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October 13, 2011 6:42 PM

D.C. Court Approves Censure for Ex-Am Law 100 Partner

Posted by Brian Baxter

The District of Columbia Court of Appeals has approved a public censure for former Saul Ewing and Venable partner Sheryl Robinson Wood after she admitted to "intimate contact" with former Detroit mayor Kwame Kilpatrick while serving as a court-appointed monitor of the city's police department.

The ruling, which came Thursday in a per curiam opinion issued by a three-judge panel, reflects the court's approval of a recommendation issued in September by an ad hoc hearing committee of the D.C. Court of Appeals. (Hat Tip: Legal Profession Blog.)

As previously reported by The Am Law Daily, Wood acknowledged having the "intimate contact" with Kilpatrick while serving as police monitor from 2003 until 2009. Kilpatrick, who is facing his own myriad legal problems, has said separately in deposition testimony that he and Wood were intimate one night in early 2004.

The three-lawyer panel that recommended Wood receive a public censure—Ivins, Phillips & Baker managing partner Eric Fox, Sharp & Associates partner Stephen Grafman, and D.C. superior court attorney Janice Buie—took Wood to task for her behavior in a 12-page report on September 13.

But the committee also noted in its report that there was no evidence that Wood's work was influenced by her contact with Kilpatrick. Wood, the panel found, also had no prior record for disciplinary violations, leading to the recommendation that she receive the censure rather than the more severe punishments of suspension or disbarment. (Click here for the court's three-page opinion approving that recommendation, courtesy of the Legal Profession Blog.)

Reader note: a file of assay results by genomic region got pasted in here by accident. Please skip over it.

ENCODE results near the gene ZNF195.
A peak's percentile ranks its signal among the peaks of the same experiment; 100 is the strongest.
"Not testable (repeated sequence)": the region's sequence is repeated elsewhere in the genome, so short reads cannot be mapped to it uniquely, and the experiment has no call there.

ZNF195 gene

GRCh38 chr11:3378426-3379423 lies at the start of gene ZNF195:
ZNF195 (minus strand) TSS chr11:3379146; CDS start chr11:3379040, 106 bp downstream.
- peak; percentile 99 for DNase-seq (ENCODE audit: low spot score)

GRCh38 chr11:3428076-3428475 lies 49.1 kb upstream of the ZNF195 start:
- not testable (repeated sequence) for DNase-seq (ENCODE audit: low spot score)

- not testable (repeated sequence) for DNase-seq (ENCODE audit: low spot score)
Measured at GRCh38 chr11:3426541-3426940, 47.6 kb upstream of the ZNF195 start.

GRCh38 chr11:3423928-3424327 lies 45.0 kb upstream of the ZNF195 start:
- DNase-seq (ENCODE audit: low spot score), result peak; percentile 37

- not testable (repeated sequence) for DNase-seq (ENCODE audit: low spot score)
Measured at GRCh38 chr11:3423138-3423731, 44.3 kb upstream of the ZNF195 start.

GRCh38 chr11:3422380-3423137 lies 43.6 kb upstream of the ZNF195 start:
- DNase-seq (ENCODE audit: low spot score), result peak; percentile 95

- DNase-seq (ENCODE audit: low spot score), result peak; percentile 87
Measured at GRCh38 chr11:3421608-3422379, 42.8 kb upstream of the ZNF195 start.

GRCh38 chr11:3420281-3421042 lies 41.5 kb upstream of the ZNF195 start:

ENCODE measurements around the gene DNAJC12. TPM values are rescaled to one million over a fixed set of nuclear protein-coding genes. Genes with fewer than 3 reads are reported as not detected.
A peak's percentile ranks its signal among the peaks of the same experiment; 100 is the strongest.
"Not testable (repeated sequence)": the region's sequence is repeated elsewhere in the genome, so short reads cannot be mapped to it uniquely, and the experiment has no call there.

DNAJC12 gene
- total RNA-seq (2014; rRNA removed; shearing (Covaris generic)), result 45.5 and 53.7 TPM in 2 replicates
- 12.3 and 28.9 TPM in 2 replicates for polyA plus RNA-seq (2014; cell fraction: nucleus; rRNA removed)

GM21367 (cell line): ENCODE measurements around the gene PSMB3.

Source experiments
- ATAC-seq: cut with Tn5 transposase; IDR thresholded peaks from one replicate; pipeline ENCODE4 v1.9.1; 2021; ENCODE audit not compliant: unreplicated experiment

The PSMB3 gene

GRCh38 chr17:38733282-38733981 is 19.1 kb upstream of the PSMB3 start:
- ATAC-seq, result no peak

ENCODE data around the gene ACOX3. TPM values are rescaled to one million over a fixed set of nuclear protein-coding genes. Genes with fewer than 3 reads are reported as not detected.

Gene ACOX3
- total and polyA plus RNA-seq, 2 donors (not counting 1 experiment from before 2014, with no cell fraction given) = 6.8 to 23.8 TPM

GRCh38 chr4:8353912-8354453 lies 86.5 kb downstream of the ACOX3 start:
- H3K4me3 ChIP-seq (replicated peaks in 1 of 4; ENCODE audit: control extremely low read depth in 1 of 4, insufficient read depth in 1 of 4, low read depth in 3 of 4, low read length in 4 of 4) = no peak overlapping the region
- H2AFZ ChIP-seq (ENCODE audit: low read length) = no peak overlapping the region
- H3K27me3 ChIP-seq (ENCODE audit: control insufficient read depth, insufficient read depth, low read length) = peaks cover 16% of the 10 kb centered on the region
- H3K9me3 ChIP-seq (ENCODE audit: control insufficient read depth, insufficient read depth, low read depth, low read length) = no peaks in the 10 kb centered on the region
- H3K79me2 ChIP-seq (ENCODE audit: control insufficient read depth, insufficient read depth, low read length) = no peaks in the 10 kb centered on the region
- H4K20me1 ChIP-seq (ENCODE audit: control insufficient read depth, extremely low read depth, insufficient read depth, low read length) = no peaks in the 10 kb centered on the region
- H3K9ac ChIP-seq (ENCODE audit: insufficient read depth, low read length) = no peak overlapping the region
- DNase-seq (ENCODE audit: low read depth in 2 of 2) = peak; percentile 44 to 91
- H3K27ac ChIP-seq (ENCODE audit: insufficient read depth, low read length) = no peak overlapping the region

Wood is currently a solo practitioner at her own firm in D.C. called The Wood Law Firm, according to records on file with The District of Columbia Bar. A call to the firm seeking comment from Wood on her public censure was not immediately returned.

Last month, Detroit's City Council approved a $350,000 settlement with Saul Ewing and Venable over fees that Wood billed to the city during her time as police monitor. Wood's job involved issuing oversight reports in connection with two consent decrees with the Justice Department's civil rights division, which was probing Detroit's police department for misconduct and poor conditions in city jails.

Robert Warshaw, a former federal deputy drug czar, currently serves as Detroit's federally mandated police monitor. Warshaw has stated in quarterly reports filed in federal court in Detroit that Detroit's police department was making progress in reforming itself. The city has struggled with a surge in violent crime in recent years.

Detroit itself is still pursuing litigation against Wood individually and another of her former employers—risk consulting firm Kroll—in an effort to recoup $10 million in legal fees paid out in connection with her work as police monitor. Wood has turned to D.C.'s Schertler & Onorato to represent her in the suit, while Williams & Connolly and Detroit's Allard & Fish are advising Kroll.

The Motor City could probably use the money. According to a story this week in sibling publication The National Law Journal, K&L Gates has ceased its federal lobbying efforts on behalf of the city after over what the firm says are unpaid bills totaling almost $350,000.

 

RELATED STORIES:

Report: Ex-Am Law 100 Partner Accepts Censure, Regrets Moral Transgression, 9/22/11

Motor City Reaches Settlement With Two Firms Over Ex-Police Monitor, 9/15/11

Detroit Sues Ex-Venable, Saul Ewing Police Monitor for $10 Million, 6/15/11

Detroit Says Former Police Monitor, Not Her Ex-Firms, Should Return $10 Million, 11/30/11

Detroit Seeks Return of $10 Million in Fees for Police Monitor's Work, 11/10/10

Big Legal Bills Follow Disgraced Political Bigwigs, 7/19/10

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